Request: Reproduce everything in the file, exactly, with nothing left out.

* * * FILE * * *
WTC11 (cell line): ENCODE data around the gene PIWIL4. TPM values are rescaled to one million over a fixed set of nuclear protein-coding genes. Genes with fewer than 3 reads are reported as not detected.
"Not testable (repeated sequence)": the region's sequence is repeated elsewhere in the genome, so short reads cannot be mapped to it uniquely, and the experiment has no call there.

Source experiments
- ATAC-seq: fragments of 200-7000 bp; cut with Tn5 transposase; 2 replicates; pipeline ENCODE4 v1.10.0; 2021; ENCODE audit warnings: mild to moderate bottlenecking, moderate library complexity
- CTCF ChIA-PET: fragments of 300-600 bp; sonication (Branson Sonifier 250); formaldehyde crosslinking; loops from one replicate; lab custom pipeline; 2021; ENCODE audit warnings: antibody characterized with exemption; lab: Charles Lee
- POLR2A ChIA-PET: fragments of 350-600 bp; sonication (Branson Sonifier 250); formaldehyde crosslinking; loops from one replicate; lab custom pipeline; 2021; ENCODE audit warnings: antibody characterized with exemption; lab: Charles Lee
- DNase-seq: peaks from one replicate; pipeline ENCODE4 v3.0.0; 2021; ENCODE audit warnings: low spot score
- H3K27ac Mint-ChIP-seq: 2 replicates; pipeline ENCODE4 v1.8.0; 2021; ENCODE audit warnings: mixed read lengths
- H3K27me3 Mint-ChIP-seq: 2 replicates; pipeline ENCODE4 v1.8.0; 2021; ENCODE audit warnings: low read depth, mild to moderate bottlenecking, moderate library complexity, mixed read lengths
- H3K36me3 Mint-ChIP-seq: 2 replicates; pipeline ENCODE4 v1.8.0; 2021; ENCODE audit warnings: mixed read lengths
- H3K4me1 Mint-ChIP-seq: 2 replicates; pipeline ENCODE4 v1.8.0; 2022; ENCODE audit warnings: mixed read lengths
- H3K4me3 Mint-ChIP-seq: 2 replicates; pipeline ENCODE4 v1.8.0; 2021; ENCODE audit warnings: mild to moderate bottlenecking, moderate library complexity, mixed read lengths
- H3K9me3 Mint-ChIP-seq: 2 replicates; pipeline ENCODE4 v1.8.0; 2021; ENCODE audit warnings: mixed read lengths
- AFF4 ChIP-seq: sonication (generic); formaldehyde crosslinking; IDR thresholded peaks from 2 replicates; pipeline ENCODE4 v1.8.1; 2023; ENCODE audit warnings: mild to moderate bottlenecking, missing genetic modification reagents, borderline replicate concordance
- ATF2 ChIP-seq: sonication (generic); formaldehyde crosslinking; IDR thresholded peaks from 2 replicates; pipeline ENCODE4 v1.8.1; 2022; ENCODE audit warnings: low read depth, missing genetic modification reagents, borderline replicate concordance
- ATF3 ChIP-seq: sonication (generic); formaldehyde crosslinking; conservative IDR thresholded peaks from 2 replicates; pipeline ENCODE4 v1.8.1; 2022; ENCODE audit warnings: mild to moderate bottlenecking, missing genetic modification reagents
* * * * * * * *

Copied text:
WTC11 (cell line): ENCODE data around the gene PIWIL4. TPM values are rescaled to one million over a fixed set of nuclear protein-coding genes. Genes with fewer than 3 reads are reported as not detected.
"Not testable (repeated sequence)": the region's sequence is repeated elsewhere in the genome, so short reads cannot be mapped to it uniquely, and the experiment has no call there.

Source experiments
- ATAC-seq: fragments of 200-7000 bp; cut with Tn5 transposase; 2 replicates; pipeline ENCODE4 v1.10.0; 2021; ENCODE audit warnings: mild to moderate bottlenecking, moderate library complexity
- CTCF ChIA-PET: fragments of 300-600 bp; sonication (Branson Sonifier 250); formaldehyde crosslinking; loops from one replicate; lab custom pipeline; 2021; ENCODE audit warnings: antibody characterized with exemption; lab: Charles Lee
- POLR2A ChIA-PET: fragments of 350-600 bp; sonication (Branson Sonifier 250); formaldehyde crosslinking; loops from one replicate; lab custom pipeline; 2021; ENCODE audit warnings: antibody characterized with exemption; lab: Charles Lee
- DNase-seq: peaks from one replicate; pipeline ENCODE4 v3.0.0; 2021; ENCODE audit warnings: low spot score
- H3K27ac Mint-ChIP-seq: 2 replicates; pipeline ENCODE4 v1.8.0; 2021; ENCODE audit warnings: mixed read lengths
- H3K27me3 Mint-ChIP-seq: 2 replicates; pipeline ENCODE4 v1.8.0; 2021; ENCODE audit warnings: low read depth, mild to moderate bottlenecking, moderate library complexity, mixed read lengths
- H3K36me3 Mint-ChIP-seq: 2 replicates; pipeline ENCODE4 v1.8.0; 2021; ENCODE audit warnings: mixed read lengths
- H3K4me1 Mint-ChIP-seq: 2 replicates; pipeline ENCODE4 v1.8.0; 2022; ENCODE audit warnings: mixed read lengths
- H3K4me3 Mint-ChIP-seq: 2 replicates; pipeline ENCODE4 v1.8.0; 2021; ENCODE audit warnings: mild to moderate bottlenecking, moderate library complexity, mixed read lengths
- H3K9me3 Mint-ChIP-seq: 2 replicates; pipeline ENCODE4 v1.8.0; 2021; ENCODE audit warnings: mixed read lengths
- AFF4 ChIP-seq: sonication (generic); formaldehyde crosslinking; IDR thresholded peaks from 2 replicates; pipeline ENCODE4 v1.8.1; 2023; ENCODE audit warnings: mild to moderate bottlenecking, missing genetic modification reagents, borderline replicate concordance
- ATF2 ChIP-seq: sonication (generic); formaldehyde crosslinking; IDR thresholded peaks from 2 replicates; pipeline ENCODE4 v1.8.1; 2022; ENCODE audit warnings: low read depth, missing genetic modification reagents, borderline replicate concordance
- ATF3 ChIP-seq: sonication (generic); formaldehyde crosslinking; conservative IDR thresholded peaks from 2 replicates; pipeline ENCODE4 v1.8.1; 2022; ENCODE audit warnings: mild to moderate bottlenecking, missing genetic modification reagents